In the 2016 survey by Newsweaver, 64% of internal communicators agreed that managing the volume of communications was their top challenge. Sharing business results and communicating performance updates is a key element for most internal comms teams.
How do you share your performance updates?
What methods have you found work best? How do you measure and track results?
We consulted our network of fabulous IC folk to find out how they were taking on these challenges and were provided with a vast mix of potential approaches, tips and ideas for annual, quarterly and monthly updates, as all require different approaches. Here’s our summary of the great stuff we’ve been hearing. Much of the content in this article comes directly from those who contributed to the conversation, so huge thanks for your input!
Sharing monthly updates
Build them into your strategy with monthly comms focused on succinct, top level updates.
- Prioritise info – remember that for frequent reports consistency is key; enable employees to find what they’re looking for quickly and easily without constantly changing formats
- Let the ‘numbers’ become a positive obsession for all – Heathrow Airport publish their weekly performance KPIs with their staff via a custom mobile app. Interestingly, Google Analytics reveals that this information is one of the most popular parts of their content. Find out more about Heathrow’s success story by reading their case study from Simply Communicate.
- Broaden interactive experiences – If you use SharePoint or other similar collaboration software it’s possible to create KPI widgets and pull in data from performance systems to build visually appealing leaderboards. Top Tip: Get as creative as you like to craft fully customised, branded reports and animated versions.
- Keep it simple – Monthly reports can end up being bogged down with in-depth stats and complex graphs. The National House-Building Council is implementing ways to simplify data; in particular, a dashboard using easy-to-follow traffic light status updates (loved by many of you!).
- Keep the dots connected – Which? takes a staged approach to reach a wide audience, with a monthly update of their KPI dashboard on their business plan micro-site. This highlights and reinforces the connection between regular measures and the overarching business goals.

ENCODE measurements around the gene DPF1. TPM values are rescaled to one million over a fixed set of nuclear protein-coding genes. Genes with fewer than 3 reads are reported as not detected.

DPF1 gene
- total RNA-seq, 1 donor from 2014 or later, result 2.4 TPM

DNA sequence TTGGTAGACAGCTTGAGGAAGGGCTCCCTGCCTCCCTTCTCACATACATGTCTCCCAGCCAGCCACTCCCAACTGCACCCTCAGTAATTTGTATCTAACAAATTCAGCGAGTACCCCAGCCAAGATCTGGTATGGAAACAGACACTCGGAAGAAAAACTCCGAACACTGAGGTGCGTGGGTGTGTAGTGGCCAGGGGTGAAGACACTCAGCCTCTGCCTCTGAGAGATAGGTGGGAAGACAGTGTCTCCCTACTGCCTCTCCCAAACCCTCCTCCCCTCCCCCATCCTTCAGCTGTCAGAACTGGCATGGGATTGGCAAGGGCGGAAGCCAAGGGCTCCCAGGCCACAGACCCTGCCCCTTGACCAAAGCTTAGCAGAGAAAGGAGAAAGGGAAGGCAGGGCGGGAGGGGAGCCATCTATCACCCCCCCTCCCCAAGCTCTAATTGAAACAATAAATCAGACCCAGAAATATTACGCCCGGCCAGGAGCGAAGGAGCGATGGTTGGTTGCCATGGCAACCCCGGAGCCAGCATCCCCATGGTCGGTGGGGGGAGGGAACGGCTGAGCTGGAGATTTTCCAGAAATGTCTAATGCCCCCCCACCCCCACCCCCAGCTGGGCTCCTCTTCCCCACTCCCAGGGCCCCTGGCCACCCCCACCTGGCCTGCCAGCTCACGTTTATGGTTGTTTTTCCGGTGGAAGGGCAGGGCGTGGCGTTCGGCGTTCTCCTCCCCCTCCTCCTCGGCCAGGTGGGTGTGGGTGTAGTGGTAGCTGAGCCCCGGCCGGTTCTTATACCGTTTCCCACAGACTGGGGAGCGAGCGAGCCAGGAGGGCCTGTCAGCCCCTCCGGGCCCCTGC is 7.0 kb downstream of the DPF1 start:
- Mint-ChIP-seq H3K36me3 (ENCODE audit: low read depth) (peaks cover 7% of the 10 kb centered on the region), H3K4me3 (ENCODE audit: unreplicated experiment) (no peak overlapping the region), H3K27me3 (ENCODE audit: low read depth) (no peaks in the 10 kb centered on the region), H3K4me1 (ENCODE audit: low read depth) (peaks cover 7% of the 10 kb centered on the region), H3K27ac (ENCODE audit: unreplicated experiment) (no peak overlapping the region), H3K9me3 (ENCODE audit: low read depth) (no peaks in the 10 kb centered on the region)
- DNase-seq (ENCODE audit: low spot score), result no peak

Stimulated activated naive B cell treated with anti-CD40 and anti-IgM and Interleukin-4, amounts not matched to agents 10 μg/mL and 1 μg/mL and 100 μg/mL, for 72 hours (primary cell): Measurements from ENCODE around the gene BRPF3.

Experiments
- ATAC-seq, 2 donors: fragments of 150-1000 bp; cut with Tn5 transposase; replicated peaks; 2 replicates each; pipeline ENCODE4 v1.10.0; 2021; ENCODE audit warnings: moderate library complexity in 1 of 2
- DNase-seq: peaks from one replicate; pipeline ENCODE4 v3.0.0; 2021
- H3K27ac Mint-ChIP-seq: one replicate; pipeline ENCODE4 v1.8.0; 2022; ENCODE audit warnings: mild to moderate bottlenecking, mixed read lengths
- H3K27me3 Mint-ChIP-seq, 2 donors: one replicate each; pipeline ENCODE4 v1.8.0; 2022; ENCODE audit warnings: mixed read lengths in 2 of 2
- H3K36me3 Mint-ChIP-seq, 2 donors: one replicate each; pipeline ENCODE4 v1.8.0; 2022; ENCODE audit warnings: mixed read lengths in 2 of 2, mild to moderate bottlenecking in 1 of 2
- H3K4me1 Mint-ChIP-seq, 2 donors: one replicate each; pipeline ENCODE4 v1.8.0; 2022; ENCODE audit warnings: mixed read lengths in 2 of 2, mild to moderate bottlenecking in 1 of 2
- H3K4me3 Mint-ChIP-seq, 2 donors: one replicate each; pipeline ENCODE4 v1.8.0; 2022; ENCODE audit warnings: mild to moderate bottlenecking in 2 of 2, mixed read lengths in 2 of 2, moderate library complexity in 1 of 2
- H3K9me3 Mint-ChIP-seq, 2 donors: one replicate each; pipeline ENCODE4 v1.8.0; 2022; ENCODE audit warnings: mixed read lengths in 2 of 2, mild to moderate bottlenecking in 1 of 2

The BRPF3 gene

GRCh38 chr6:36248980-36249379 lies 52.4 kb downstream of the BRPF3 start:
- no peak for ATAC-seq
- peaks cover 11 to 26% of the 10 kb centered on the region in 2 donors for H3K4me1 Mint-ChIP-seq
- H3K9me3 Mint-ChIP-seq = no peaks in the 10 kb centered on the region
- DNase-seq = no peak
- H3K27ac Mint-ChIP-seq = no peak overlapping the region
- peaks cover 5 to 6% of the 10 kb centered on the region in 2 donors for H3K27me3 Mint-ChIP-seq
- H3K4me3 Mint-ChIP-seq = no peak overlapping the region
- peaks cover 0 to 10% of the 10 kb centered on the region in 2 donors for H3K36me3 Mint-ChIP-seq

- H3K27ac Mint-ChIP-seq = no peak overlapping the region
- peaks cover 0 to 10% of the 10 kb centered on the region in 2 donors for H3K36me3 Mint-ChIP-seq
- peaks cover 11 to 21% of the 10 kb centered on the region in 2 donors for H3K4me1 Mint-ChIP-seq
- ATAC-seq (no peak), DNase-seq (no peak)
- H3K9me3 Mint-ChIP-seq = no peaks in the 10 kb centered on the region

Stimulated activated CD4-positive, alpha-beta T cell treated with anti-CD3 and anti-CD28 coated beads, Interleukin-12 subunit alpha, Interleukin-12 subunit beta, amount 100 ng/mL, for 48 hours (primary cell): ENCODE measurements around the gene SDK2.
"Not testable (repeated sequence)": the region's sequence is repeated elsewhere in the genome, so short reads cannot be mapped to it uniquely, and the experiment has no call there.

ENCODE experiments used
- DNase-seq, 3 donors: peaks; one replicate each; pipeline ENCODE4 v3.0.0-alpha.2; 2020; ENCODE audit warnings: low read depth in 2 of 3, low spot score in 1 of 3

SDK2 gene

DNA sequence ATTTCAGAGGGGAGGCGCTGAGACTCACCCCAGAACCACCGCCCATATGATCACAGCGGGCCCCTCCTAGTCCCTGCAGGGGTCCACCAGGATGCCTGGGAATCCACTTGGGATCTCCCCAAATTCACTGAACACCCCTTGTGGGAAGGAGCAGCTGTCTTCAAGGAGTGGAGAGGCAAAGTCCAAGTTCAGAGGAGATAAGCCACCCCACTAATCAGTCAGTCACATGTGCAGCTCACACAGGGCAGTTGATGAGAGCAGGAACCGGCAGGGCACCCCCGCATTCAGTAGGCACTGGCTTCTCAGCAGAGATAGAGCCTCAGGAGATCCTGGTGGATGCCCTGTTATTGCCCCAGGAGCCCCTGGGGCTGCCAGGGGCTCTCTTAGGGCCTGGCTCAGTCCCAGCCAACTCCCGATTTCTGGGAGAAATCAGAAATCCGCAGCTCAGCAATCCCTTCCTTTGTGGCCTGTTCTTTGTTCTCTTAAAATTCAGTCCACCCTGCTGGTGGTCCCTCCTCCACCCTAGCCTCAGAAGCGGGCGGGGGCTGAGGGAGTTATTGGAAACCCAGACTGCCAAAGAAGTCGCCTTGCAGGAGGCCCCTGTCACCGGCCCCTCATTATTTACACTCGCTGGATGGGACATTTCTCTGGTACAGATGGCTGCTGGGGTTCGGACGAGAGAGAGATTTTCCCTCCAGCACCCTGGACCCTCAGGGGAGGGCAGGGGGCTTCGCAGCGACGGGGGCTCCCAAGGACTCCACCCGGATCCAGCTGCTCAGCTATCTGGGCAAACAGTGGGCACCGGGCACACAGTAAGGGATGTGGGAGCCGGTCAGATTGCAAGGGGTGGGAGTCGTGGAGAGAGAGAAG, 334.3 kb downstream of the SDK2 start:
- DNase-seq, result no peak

- Use imagery to tell the story – High impact visuals like infographics often prompt positive feedback and satisfy the visual learners. Experian transformed financial updates and annual employee survey results using their vibrant storytelling approach, which features highly in their internal e-newsletter.
- Look forward – When circulating updates remember to draw attention to next month’s goals and be mindful of what needs to be achieved to remain on track.
“I never used to understand what financial results meant and now I get it!” Experian
Sharing quarterly updates
Demonstrate progress and take advantage of opportunities for a different approach as your updates become more in-depth and you include elements that won’t always lend themselves to monthly updates.
- Hit the headlines – Quarterly email messages from the CEO work well as headline stories and can be impactful when kept uncluttered. You can include links to a specific part of the intranet or a purpose built site, containing a breakdown of the actual business performance and the finer details.
- Personalise the message – Make it relevant by asking department leaders to share quarterly messages, perhaps direct emails to their staff, each with the same overall points. Provide specific detail on what it means for their own particular part of the business.
- Discover the hook – Finding the right angle and linking business updates with key motivators such as career progression or pay and bonus structure can make the figures more real for employees.
- Offer a handy toolkit – Do managers really know how to explain what the numbers actually mean? Consider accompanying your webcasts and videos from the CEO or MD with useful briefing packs, enclosing guidance on the areas that require particular attention. It’s also important to add background and context – reeling off figures will only work when people understand their significance.